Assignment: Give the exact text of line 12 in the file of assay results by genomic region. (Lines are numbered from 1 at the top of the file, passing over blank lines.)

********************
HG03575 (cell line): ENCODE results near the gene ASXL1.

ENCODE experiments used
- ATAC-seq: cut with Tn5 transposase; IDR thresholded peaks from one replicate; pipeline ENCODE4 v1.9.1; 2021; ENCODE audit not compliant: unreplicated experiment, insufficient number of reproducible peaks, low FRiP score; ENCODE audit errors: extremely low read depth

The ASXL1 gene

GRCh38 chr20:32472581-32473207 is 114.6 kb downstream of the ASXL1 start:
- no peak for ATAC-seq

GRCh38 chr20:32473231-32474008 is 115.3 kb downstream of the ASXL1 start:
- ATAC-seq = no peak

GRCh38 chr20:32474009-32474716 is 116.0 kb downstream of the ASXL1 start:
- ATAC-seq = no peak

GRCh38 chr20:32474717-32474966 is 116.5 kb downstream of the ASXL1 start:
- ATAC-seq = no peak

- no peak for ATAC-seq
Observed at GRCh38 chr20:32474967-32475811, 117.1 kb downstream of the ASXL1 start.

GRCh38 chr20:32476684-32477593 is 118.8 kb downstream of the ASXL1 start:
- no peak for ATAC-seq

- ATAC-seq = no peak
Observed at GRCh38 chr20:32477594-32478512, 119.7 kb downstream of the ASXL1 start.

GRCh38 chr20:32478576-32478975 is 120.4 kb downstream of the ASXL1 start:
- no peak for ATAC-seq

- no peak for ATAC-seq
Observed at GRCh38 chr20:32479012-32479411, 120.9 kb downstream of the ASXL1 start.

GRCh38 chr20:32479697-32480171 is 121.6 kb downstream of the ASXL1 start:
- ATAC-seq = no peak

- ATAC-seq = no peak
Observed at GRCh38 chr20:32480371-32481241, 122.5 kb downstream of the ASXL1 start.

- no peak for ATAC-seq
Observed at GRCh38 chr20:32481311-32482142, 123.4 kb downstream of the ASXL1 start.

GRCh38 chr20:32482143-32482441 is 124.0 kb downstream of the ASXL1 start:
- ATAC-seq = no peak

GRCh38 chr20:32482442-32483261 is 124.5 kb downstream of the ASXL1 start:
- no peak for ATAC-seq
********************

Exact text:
- ATAC-seq = no peak